How does the life of pulmonary hypertension patient recuperate

  How does the life of pulmonary hypertension patient recuperate? For the treatment of pulmonary hypertension, patients must have more rest, pay attention to more rest at ordinary times, reasonably arrange their own lives, develop good living habits and eating habits, and do a good job of disease prevention. Let's have a detailed understanding.   1. Adequate rest: Adequate rest can relieve the fatigue symptoms caused by pulmonary hypertension.   2. Do not travel or live at high altitudes: Altitude alone can aggravate the symptoms of pulmonary hypertension. If you live at high altitudes, you should consider moving to a lower one.   3. Avoid activities that can cause ultra-low blood pressure, such as taking a sauna or taking a hot bath for too long. They can cause excessive drops in blood pressure, which can lead to fainting or even sudden death. Also, you need to avoid prolonged exertion, such as lifting heavy objects for long periods of time.   4. Find a relaxing ac

Hypotension is risky, too low should be cautious

 Core tip: the study found that most high-risk patients with systolic blood pressure between 130 and 120 mmHg are safe, and improve the prognosis; for patients with low systolic blood pressure after treatment, antihypertensive drugs should be reduced to avoid adverse events, because treatment to the target value does not mean that the blood pressure is reduced below the target value.

The analysis of two antihypertensive trials showed that the use of antihypertensive drugs to minimize blood pressure in patients with coronary heart disease, diabetes mellitus, or other cardiovascular-related diseases is not necessarily the best strategy, because the J-curve pattern of the prognosis of such patients is found.

The results of the study, published in Lancet on April 5, 2017, showed that systolic blood pressure drop below 120 mmHg was associated with increased risk of cardiovascular outcomes (excluding myocardial infarction and stroke) in the target and transcend randomized trials, as well as diastolic blood pressure below 70 mmHg. The benefit of specific blood pressure values for different outcomes may vary, and this may also be associated with baseline risk in patients with hypertension, the researchers said. The benefit of intensive hypotension in patients at high risk of stroke may be greater than that in patients at high risk of myocardial infarction and cardiovascular death.

Sprint research

These results are obviously contrary to the results of the sprint study (systolic blood pressure ≥ 130 mmHg were randomly given intensive or standard antihypertensive therapy). The sprint study found that systolic blood pressure drop to 120 mmHg was associated with a significant reduction in cardiovascular events (30%) and all-cause mortality (25%).

However, does the sprint study mean that all patients should lower their blood pressure below 120mmhg? Some studies suggest that the management of blood pressure should be based on the individual risk of patients, rather than blindly strengthen blood pressure reduction. This analysis suggests that it may be a bad thing for patients to drop their blood pressure too low, and future guidelines need to give a target range of blood pressure rather than a single upper limit.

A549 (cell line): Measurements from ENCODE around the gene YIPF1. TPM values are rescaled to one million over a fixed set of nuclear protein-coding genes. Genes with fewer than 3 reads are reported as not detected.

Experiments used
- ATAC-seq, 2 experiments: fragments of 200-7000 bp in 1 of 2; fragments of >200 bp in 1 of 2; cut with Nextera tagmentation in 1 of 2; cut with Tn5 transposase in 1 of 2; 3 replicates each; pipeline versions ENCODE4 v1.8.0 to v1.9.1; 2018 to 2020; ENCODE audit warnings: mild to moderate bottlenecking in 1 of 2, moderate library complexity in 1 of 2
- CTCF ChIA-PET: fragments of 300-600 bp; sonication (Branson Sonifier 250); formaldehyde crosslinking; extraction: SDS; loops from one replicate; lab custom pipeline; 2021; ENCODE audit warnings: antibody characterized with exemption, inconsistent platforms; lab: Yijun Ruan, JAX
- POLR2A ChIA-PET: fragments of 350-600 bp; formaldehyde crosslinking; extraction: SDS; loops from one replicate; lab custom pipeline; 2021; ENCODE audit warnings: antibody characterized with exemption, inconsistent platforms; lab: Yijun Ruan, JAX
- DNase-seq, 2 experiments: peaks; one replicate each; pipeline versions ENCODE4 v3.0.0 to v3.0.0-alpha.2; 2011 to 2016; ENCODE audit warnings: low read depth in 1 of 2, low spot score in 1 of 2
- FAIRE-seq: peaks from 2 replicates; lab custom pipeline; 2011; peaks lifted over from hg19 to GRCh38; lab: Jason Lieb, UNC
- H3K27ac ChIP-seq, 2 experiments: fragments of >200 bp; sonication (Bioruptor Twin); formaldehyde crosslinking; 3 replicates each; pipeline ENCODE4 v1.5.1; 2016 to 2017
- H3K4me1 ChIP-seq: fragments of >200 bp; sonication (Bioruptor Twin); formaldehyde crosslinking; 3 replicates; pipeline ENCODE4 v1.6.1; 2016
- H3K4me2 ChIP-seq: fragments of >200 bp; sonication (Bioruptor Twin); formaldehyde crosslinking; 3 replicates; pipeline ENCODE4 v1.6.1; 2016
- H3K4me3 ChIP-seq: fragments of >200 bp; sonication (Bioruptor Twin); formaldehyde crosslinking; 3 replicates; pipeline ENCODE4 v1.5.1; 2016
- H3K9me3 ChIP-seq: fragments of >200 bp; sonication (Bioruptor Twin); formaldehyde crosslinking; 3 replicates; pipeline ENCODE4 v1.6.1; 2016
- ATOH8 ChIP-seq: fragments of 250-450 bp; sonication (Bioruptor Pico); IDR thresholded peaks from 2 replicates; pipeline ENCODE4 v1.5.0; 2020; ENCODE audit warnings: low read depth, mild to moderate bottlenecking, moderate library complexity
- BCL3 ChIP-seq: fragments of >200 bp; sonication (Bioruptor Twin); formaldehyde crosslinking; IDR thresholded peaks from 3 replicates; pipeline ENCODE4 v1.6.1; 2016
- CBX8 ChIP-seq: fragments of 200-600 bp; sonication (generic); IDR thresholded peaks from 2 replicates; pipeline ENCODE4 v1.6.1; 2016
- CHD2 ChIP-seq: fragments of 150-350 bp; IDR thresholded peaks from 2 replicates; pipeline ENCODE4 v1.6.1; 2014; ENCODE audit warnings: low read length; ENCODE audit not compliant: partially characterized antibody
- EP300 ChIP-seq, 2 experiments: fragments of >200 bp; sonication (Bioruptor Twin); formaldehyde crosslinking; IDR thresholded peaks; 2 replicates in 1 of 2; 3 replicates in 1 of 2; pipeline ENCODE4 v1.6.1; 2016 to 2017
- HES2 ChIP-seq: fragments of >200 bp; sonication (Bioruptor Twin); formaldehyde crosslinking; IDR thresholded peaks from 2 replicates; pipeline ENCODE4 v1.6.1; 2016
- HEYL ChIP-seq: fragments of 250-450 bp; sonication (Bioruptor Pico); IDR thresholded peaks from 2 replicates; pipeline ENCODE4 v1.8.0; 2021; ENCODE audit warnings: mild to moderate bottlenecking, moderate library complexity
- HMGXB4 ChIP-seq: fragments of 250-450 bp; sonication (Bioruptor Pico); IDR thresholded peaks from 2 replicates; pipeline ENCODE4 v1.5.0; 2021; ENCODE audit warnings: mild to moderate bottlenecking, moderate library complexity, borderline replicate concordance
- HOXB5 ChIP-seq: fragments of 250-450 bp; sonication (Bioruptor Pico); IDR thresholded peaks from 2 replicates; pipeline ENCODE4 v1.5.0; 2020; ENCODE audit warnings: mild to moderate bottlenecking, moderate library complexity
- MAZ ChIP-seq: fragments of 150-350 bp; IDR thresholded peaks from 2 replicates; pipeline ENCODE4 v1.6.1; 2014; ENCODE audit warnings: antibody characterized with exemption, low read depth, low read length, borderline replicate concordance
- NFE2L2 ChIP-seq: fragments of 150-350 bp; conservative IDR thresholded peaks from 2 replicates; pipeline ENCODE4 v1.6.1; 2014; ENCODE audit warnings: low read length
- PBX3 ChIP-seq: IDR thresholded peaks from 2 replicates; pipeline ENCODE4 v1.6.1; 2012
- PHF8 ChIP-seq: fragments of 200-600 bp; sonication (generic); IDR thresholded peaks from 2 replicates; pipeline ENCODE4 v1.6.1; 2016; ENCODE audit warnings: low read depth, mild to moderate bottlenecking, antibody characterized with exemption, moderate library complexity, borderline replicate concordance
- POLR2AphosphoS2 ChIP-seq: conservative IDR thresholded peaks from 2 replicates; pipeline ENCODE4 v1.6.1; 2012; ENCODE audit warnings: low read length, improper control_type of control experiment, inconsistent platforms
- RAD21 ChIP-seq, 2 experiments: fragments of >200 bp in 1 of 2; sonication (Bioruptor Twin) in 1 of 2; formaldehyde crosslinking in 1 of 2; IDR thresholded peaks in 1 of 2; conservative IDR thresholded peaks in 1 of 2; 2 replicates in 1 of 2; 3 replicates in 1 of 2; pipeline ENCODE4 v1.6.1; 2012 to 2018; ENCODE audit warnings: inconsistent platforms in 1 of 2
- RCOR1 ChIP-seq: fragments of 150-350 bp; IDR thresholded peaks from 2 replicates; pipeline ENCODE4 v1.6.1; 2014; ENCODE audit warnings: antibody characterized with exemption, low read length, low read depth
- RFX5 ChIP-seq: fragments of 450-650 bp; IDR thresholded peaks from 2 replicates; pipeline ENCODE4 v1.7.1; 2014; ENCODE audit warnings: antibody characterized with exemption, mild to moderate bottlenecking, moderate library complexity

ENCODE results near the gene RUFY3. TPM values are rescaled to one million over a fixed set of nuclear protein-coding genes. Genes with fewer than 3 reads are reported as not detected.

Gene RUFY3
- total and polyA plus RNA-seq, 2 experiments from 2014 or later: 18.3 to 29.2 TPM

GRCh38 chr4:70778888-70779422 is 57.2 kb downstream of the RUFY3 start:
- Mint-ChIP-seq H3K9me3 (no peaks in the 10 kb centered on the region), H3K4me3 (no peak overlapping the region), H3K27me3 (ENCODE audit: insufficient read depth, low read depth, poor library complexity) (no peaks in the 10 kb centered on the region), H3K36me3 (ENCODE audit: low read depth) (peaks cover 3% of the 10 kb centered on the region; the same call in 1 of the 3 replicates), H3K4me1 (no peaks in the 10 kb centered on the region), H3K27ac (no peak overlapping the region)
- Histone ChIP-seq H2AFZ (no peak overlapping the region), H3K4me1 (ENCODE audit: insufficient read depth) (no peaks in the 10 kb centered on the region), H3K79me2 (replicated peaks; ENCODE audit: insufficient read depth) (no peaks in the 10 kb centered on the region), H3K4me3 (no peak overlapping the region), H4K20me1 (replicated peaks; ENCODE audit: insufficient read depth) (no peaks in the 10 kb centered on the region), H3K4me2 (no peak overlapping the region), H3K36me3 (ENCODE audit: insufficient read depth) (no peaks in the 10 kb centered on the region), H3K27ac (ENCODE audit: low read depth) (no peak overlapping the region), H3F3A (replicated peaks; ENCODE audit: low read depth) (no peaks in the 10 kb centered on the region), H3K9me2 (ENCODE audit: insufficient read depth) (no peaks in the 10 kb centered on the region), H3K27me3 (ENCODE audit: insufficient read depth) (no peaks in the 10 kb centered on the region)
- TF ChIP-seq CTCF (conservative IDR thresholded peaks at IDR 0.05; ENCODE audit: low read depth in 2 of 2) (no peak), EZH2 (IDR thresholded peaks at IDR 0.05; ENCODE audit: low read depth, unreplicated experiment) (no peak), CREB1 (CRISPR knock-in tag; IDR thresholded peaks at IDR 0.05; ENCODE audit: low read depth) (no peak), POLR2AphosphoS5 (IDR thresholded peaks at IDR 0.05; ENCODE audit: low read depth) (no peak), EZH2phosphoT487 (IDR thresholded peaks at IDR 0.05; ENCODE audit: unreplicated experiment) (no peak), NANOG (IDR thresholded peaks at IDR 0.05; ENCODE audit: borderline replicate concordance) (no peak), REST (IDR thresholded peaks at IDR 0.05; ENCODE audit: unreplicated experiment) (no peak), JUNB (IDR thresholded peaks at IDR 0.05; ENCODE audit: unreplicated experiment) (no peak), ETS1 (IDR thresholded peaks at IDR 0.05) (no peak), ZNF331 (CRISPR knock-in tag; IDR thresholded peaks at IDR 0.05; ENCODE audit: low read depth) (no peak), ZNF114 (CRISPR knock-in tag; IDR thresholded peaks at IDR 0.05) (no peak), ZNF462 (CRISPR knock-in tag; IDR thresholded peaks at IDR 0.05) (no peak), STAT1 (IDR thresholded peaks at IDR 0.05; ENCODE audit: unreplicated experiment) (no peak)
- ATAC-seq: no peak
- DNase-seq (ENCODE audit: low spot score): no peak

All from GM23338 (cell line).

On the one hand, blood pressure above 140mmHg is mostly associated with increased risk, and treatment is absolutely necessary at this time. But at the same time, it should be closely monitored to prevent hypotension.

Ontarget and transcend tests

The researchers conducted a secondary analysis of the target and transcend trials involving 30937 cardiovascular high-risk patients over the age of 55.

In the target trial, 25127 patients were randomized to receive ramipril 10 mg/day (8402), telmisartan 80 mg/day (8386), or combination therapy (8334). In the transcend trial, 5810 ACEI tolerant patients were randomly treated with telmisartan 80 mg/day (2903) or placebo (2907).

The average follow-up period was 56 months. There was no difference in the incidence of major composite endpoints (cardiovascular death, myocardial infarction, stroke, and hospitalization for heart failure) between the two groups. The analysis also found that baseline SBP ≥ 140 mmHg was associated with an increased risk of overall prognosis compared with systolic blood pressure between 120 and 140 mmHg. The researchers also found that baseline diastolic blood pressure < 70 mmHg was associated with an increased risk of most outcomes.

Compared with patients with a systolic blood pressure of 120-140 mmHg, the cardiovascular risk (cardiovascular death and all-cause death) was increased in patients with systolic blood pressure below 120 mmHg (HR 1.14). There was no significant correlation between MI, stroke, or hospitalization.

The data showed that the mean systolic blood pressure after treatment could predict the outcome of patients more accurately than baseline systolic blood pressure, and the risk of cardiovascular death and all-cause death increased in patients with a systolic blood pressure of 130 mmHg, but no increased risk of stroke.

The researchers believe that it is safe for most high-risk patients to reduce their systolic blood pressure to between 130 and 120 mmHg, and improve the prognosis; for patients with lower systolic blood pressure after treatment, antihypertensive drugs should be reduced to avoid adverse events, because treatment to the target value does not mean that the blood pressure is reduced below the target value.

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